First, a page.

I first discovered Don S Davis on Twin Peaks, as the appealingly homey Major Garland Briggs and thought his performance in that darkly quirky series to be very one of the guest-star high points. of course I was quite happy when I ran into him again (onscreen) in Stargate SG1 and the imposing Major General George Hammond. However, his career spanned the 1980's through to this year, as well as an actual military service record (making him the only Stargate SG1 cast member to actually have a Military Service Record), from 'Joanie Loves Chachi' in 1982 through to the (now in Post-Production) 'Far Cry' to be released later this year.
Sadly, Don S Davis suffered a major heart-attack at his home yesterday, and was pronounced dead on the scene by paramedics.
He leaves behind his wife Ruby Fleming-Davis, who he married in 2003, and a son from a previous marriage. He was 65.
- Where AM I??:Fortress Leichhardt
- Right now I'm...: calm
On the further 'downside' Google doesn't seem to have a method of dealing with this. Change the password seems to be the catch-cry. I would suggest that keeping bulk mails from being sent out to entire contact lists might be a logical step for them - and I have sent them an email to this effect.
Allegedly the 'fix' for this issue is: If you're using Firefox, install the noscript add-on, https://addons.mozilla.org/en-US/firefo
- Right now I'm...: cranky
coffee for a better cause is a campaign by a number of community organisations to encourage Gloria Jean's Coffees to redirect the funding it currently gives to Mercy Ministries and instead give that money to other worthwhile causes.
click here to repost this on your journal
- Where AM I??:University of Sydney
- Right now I'm...: determined
How can you sum up a friendship which lasted 28 years? In only a post? It's just words and letters. It doesn't really convey the essence of a person. I only discovered the tragic news of his passing this morning (the inabilities of technologies at times). To say that I am saddened is a great understatement. As I said, I knew Noel for 28 years (though, not so much recently) which I will now never be able to rectify. Noel was a Torres Strait Islander, and a proud proud man. I wonder if he knew how proud of him we all were?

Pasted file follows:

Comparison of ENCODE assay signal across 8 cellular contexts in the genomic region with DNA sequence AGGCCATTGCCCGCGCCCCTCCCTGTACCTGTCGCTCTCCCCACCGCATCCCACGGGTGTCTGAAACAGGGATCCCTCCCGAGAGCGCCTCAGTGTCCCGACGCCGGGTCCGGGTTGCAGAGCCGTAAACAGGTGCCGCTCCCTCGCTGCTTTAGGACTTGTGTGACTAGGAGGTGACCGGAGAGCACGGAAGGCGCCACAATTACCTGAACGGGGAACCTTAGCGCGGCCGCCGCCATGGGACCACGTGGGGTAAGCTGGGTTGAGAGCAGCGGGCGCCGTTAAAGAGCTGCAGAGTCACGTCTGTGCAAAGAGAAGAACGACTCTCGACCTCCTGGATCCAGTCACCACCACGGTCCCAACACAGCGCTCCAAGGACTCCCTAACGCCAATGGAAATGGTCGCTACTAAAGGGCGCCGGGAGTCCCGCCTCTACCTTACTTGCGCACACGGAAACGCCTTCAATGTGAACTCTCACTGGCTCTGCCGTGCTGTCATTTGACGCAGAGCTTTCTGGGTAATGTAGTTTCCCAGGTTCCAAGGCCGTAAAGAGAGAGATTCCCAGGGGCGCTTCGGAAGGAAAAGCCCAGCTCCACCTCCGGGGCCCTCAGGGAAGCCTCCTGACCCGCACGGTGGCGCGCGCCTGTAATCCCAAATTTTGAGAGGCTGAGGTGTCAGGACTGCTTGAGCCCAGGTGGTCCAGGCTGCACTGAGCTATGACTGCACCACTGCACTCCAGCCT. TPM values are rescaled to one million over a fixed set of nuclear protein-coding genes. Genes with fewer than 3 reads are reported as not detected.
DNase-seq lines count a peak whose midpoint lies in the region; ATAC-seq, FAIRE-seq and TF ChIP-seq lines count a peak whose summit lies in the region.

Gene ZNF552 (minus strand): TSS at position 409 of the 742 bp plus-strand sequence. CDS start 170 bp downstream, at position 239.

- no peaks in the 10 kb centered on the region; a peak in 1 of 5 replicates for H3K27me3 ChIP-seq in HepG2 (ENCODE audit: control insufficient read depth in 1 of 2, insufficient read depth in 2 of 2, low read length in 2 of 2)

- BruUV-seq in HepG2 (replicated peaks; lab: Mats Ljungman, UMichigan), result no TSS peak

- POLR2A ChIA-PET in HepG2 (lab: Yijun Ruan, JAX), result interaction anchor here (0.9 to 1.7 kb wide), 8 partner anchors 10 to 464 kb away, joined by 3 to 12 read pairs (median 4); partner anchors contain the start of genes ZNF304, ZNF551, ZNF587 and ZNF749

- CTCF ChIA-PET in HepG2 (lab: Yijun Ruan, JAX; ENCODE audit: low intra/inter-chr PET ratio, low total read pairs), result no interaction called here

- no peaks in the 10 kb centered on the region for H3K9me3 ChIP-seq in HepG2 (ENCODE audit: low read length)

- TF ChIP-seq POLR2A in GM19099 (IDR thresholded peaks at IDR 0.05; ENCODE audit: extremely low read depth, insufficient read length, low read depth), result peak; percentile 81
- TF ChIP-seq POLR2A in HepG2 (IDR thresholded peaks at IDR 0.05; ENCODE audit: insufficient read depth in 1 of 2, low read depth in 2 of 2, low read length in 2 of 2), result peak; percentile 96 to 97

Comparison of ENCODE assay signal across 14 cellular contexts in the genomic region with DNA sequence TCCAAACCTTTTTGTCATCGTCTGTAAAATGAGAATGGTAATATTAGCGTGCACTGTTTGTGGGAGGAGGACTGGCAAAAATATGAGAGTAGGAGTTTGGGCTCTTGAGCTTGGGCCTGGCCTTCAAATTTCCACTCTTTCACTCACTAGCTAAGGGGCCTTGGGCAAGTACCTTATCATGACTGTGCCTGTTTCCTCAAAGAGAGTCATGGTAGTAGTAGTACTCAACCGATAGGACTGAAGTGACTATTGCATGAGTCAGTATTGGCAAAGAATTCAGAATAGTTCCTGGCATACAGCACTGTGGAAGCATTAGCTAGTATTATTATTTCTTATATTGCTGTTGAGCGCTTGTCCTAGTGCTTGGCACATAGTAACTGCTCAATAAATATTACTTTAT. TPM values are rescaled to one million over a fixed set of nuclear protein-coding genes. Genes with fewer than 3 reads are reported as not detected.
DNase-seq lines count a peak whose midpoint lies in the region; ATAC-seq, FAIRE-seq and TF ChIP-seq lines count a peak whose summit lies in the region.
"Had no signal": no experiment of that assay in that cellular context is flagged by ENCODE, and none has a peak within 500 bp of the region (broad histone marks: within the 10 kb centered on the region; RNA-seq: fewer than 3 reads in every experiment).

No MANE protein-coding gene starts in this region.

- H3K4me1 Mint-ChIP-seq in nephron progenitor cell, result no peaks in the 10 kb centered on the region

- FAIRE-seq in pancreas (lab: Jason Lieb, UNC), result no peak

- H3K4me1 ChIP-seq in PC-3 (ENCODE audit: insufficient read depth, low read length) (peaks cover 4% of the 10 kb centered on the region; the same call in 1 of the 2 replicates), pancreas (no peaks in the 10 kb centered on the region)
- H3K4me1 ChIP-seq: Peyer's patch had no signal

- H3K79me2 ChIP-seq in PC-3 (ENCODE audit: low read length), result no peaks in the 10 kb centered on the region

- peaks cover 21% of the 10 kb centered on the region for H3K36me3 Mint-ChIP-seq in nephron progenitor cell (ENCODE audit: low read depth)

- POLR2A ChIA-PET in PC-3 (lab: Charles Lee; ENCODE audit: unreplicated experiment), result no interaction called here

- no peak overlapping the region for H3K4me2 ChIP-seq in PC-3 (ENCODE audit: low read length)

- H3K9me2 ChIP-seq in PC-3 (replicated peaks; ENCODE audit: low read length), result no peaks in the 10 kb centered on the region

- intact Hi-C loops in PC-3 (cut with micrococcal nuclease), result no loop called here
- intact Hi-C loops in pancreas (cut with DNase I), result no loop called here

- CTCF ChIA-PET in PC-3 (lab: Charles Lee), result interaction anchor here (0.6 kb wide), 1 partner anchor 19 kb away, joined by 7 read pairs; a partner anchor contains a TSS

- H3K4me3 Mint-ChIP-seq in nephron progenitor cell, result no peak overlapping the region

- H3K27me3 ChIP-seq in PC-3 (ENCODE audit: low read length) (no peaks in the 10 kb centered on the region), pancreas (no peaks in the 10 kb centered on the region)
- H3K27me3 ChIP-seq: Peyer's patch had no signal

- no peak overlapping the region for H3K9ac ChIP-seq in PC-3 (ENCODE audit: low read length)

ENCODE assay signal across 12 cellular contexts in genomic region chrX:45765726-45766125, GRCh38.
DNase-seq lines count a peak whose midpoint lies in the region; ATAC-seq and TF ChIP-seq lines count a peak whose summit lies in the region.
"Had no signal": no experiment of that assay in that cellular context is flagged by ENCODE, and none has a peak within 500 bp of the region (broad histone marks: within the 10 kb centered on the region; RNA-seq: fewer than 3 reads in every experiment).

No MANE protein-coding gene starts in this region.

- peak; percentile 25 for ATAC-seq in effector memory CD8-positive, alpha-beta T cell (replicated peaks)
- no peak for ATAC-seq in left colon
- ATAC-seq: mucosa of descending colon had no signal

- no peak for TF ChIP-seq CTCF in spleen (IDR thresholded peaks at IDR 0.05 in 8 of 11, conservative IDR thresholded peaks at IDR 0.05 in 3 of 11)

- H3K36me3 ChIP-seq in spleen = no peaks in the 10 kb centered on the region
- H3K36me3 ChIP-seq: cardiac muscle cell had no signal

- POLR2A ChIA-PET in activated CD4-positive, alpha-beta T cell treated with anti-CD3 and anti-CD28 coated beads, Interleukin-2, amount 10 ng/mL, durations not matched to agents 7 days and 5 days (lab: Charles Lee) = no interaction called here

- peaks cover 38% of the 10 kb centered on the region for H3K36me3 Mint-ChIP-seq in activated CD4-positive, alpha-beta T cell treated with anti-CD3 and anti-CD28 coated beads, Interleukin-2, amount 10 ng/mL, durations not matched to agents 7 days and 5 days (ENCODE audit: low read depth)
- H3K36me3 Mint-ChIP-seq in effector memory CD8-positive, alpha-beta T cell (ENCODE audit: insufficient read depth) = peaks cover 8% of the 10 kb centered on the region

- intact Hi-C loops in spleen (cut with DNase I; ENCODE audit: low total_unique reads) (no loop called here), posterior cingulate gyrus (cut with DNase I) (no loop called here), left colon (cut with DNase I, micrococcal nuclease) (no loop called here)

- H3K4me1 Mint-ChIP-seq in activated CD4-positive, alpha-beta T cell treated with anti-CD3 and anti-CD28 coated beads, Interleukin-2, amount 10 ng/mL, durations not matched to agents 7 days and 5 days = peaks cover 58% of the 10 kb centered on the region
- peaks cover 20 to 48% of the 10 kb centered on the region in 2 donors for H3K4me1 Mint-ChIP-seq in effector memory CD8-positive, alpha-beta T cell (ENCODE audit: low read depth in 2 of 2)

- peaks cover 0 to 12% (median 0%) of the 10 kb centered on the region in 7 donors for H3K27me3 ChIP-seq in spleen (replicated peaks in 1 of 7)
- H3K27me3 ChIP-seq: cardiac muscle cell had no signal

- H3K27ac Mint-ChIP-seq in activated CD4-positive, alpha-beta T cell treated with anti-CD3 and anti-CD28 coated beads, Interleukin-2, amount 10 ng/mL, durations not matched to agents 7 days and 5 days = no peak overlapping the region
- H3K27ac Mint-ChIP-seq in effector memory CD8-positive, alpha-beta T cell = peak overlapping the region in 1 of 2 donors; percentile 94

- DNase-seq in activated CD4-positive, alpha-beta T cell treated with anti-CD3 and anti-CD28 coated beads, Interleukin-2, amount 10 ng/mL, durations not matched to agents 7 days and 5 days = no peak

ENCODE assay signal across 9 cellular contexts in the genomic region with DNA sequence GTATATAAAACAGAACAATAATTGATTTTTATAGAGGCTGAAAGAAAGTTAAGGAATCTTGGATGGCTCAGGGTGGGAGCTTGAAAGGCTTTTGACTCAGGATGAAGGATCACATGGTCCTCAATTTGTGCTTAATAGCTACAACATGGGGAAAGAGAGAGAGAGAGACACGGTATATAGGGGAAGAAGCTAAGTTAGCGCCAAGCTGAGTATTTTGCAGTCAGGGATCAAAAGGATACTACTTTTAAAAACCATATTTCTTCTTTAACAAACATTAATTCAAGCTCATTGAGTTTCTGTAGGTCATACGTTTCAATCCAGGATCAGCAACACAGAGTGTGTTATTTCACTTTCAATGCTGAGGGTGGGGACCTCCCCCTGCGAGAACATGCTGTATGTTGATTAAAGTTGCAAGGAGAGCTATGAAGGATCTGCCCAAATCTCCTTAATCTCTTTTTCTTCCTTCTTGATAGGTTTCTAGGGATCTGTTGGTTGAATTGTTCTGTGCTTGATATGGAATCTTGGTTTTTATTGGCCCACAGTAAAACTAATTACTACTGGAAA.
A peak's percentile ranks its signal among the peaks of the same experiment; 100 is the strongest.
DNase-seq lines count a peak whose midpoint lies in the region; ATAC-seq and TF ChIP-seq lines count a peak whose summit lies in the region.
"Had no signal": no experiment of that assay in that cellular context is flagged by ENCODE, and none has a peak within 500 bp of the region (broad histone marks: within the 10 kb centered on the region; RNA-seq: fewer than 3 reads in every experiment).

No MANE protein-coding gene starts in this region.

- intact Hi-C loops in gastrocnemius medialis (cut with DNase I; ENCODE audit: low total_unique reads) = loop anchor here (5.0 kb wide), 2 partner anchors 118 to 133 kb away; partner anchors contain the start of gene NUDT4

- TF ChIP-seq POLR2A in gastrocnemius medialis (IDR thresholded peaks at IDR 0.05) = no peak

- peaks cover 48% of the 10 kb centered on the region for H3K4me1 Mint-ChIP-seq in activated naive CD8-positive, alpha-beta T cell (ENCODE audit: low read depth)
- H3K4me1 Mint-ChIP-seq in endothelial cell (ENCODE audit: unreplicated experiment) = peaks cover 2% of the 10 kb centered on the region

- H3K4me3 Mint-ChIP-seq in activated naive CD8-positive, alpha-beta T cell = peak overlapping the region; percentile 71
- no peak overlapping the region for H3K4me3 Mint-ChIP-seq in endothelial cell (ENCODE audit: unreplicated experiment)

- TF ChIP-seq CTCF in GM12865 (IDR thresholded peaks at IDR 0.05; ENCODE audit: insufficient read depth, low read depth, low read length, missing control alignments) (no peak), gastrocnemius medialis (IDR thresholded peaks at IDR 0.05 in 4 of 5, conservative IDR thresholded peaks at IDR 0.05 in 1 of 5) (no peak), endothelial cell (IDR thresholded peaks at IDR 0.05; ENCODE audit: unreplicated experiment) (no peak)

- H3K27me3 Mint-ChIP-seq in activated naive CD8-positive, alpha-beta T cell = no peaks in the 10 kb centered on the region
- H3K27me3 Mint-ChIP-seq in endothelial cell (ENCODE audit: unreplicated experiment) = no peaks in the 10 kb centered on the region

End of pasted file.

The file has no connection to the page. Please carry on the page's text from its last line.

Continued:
Noel stood a little taller than me (as do most people) but to everyone he appeared at least 7 foot tall. It was the way he carried himself, I think. There was a definite sense of majesty about Noel, something I couldn't put my finger on until I'd known him for a few years. He was the smallest of his family (or 'the runt of the litter' as he was fond of saying), which is a little frightening when you come to think on it. Noel would never ever think of sitting in his father's chair if his father was home. He knew he'd be bodily picked up and moved. I scoffed when I heard that - then one day I met his father (in passing) - a large bull-elephant of a man. I am sure (in reality he was about 6 feet tall and about 6 feet across at the shoulders/chest, but he looked 12 foot tall). I took Noel's advice to never sit in his chair.
I met Noel through a friend through roleplaying, I think it was back in the days of Nth Sydney, though now I come to think of it, it was probably in the Blue Room in Upper Campus at UNSW. Times can get a little blurry when they're that long ago ;) I recall that he was holding another roleplayer over his head (in a military press) - demonstrating something. Frightening I know, moreso if you realise that the person he was holding was as tall as he was, and also that he was supposed to be playing a slight dainty female character (at the time that WAS frightening). I think that was about as slight and dainty as Noel ever got.
As I said, I was fortunate enough to meet some of his family in Marrickville, though other friends of mine got to meet all of them and knew them better. Islanders have a certain close-knit family bond which is palpable. Noel's family had that at the time I met them. I learnt that the sense of majesty I felt from him made sense when I learnt that he was of a Royal Line in Torres Strait. Yup - he was a 'Prince' if a term is used there. I was VERY fortunate to know him very well for about 4-5 years, and then even more fortunate to have him more into my Canberra house and live with Kate and I in Tir Na'Nogth for about a year before I moved back to Sydney in the late '89.